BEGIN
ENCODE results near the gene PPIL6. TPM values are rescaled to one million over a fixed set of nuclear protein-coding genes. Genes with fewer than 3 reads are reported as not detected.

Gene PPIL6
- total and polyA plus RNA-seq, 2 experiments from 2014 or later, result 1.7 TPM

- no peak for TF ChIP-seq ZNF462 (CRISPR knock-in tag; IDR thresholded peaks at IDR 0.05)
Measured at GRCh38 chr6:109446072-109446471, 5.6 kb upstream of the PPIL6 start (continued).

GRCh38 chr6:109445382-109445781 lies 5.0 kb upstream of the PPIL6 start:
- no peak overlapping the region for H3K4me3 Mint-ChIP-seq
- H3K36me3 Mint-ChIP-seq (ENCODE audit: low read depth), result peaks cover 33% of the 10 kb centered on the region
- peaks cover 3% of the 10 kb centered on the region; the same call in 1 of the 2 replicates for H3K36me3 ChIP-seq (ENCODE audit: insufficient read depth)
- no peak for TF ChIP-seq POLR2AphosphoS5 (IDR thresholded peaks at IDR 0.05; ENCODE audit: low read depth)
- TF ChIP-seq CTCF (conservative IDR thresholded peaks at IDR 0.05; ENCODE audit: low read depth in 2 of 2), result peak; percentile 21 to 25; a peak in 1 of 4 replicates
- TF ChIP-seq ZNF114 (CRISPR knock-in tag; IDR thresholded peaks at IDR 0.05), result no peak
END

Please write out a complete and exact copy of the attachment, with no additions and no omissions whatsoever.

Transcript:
ENCODE results near the gene PPIL6. TPM values are rescaled to one million over a fixed set of nuclear protein-coding genes. Genes with fewer than 3 reads are reported as not detected.

Gene PPIL6
- total and polyA plus RNA-seq, 2 experiments from 2014 or later, result 1.7 TPM

- no peak for TF ChIP-seq ZNF462 (CRISPR knock-in tag; IDR thresholded peaks at IDR 0.05)
Measured at GRCh38 chr6:109446072-109446471, 5.6 kb upstream of the PPIL6 start (continued).

GRCh38 chr6:109445382-109445781 lies 5.0 kb upstream of the PPIL6 start:
- no peak overlapping the region for H3K4me3 Mint-ChIP-seq
- H3K36me3 Mint-ChIP-seq (ENCODE audit: low read depth), result peaks cover 33% of the 10 kb centered on the region
- peaks cover 3% of the 10 kb centered on the region; the same call in 1 of the 2 replicates for H3K36me3 ChIP-seq (ENCODE audit: insufficient read depth)
- no peak for TF ChIP-seq POLR2AphosphoS5 (IDR thresholded peaks at IDR 0.05; ENCODE audit: low read depth)
- TF ChIP-seq CTCF (conservative IDR thresholded peaks at IDR 0.05; ENCODE audit: low read depth in 2 of 2), result peak; percentile 21 to 25; a peak in 1 of 4 replicates
- TF ChIP-seq ZNF114 (CRISPR knock-in tag; IDR thresholded peaks at IDR 0.05), result no peak